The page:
I don’t think I’ll ever manage to get out of this country for a holiday abroad – because I love this country so much!
We have so many fabby places to visit here that the more places I travel to in the UK, the more my UK want-to-visit list grows – I find I want to go back to my new favourite holiday location after visiting it, as well as wanting to see other parts of the country as I find out about them! There are some places that are incredibly special to me, and I can’t stand the thought that they may be changed beyond repair by climate change.
One of my favourite places is the Isles of Scilly, a beautiful little chain of islands off the Cornish coast, full of white beaches, blue seas, exotic gardens, wild windswept coastlines, castles, prehistoric ruins, artists’ studios, and more...but tragically vulnerable to sea level rise.
I love the Southwest Coast Path, and am so excited to live so close to a stretch of it; the south west coast is really varied and takes in tall cliffs, deep, lush valleys, little fishing villages, major cities, surf beaches, wildlife havens, and top fossil-hunting spots where the rocks date back to the age of dinosaurs. But this winter coast was so badly hit by exceptional storms, which are thought to have been worsened by climate change, that many parts of the path were closed due to flooding and increased erosion, and Coast Path lovers like me were unable to enjoy it. It’s summer now and parts of the path are still closed, so we still can’t go walking there. To make matters worse, the extreme weather killed thousands of seabirds, which washed up dead along the coasts around the south west, and I definitely don’t want that to get worse.
I love islands, especially those with big seabird colonies like Scomer in Pembrokeshire, the Hebrides in western Scotland and the Farne Islands in Northumberland. But we’re already losing seabirds in huge numbers due to climate change, from the winter storms I already mentioned and also because birds in their thousands are failing to raise young due to not being able to find enough fish to feed them, which in turn is being caused by climate change reducing their numbers and forcing them to move away in search of food from the parts of the sea they used to live in and where birds knew where to find them. It’s a real possibility that we could totally lose our seabird colonies – what a disaster for these amazing places!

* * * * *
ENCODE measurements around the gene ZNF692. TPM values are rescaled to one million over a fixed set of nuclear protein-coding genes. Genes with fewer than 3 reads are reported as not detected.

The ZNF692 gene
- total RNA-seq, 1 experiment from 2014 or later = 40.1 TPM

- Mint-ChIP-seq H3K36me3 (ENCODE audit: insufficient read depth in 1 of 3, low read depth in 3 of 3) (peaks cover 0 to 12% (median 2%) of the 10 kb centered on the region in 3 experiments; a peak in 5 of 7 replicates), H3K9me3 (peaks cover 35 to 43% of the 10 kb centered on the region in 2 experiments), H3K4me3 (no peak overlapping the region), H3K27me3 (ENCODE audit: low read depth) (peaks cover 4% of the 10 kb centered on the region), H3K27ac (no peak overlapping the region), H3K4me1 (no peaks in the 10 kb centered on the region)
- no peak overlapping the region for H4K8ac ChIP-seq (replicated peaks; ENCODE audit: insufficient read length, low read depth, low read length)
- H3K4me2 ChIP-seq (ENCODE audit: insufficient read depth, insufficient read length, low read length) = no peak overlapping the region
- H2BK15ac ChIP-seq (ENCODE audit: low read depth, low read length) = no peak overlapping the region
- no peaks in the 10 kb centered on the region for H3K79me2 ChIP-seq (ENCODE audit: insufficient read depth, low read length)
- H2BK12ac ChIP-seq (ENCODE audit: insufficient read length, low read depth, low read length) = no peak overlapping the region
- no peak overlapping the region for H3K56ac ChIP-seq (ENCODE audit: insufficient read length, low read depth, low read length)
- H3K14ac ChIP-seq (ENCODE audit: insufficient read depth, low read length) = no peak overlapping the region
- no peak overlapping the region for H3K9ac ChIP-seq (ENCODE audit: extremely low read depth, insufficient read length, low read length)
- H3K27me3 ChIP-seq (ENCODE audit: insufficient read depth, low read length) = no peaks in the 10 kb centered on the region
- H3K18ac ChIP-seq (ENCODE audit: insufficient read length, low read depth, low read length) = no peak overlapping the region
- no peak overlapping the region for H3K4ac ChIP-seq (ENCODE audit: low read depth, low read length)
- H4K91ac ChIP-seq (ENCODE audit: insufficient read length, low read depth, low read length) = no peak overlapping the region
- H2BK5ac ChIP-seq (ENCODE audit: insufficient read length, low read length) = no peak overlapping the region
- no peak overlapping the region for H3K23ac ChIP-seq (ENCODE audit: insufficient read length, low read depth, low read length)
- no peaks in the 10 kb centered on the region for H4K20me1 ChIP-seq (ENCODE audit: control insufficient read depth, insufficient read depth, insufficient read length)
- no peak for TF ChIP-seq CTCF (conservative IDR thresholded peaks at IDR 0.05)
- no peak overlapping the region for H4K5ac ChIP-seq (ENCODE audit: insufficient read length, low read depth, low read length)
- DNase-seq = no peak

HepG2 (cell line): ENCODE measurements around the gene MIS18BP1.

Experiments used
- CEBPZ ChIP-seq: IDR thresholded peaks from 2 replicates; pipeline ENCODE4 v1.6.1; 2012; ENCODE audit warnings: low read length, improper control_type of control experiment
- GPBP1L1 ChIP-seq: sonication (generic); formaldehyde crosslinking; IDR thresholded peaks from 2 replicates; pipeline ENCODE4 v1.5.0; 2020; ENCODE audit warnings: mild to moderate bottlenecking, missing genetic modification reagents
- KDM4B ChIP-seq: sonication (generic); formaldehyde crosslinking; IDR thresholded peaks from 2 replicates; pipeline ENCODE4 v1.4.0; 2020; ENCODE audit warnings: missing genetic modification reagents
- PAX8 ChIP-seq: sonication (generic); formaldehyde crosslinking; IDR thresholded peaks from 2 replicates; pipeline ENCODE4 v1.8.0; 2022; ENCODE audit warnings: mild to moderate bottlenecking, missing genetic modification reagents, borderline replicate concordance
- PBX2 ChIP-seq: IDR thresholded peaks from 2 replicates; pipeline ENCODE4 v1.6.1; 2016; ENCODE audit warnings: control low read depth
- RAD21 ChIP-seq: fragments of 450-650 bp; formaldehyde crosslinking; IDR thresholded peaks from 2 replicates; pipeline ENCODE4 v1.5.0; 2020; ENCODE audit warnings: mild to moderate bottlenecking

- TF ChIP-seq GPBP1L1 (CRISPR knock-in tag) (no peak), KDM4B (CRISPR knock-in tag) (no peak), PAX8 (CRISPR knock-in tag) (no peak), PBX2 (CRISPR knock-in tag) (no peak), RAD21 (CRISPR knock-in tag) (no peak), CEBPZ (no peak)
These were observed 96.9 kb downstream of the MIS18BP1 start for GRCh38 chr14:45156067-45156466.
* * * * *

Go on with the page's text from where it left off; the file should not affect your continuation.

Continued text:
The Lake District is just brilliant for walkers like me, and has such a beautiful landscape, so it worries me that it could suffer from extreme weather like more droughts and flooding, which would mean summers that are less lush and green, increased erosion of the beautiful hills, tree deaths and times when it is hard-hit by flooding.
The Cairngorms in the Scottish Highlands are an amazingly wild place, special for skiers and also for their unique wildlife, like the ptarmigan grouse, which I was so excited to see for the first time there last spring. But the mountain environment is already being pushed towards the edge, with less snow in winter for the skiing industry and mountain wildlife being pushed further and further up the slopes along with its preferred climate zone. Soon there may be nowhere for it to go and we might lose really special species like ptarmigan altogether from the UK.
North Norfolk is really close to my heart as I used to live in Norfolk, I love how wild that coast is, especially in winter when the skies fill with wild geese. But it too is seriously threatened, as it is a low lying and fast eroding coast. The precious salt marshes that those wild geese visit us for will likely be lost to sea level rise, and the impressive sand dune ecosystems will be eroded by storms. And there are so many other amazing places in this country I would be heartbroken to lose.
We have time to save these precious places, so let’s keep pushing to protect our amazing country from climate change.
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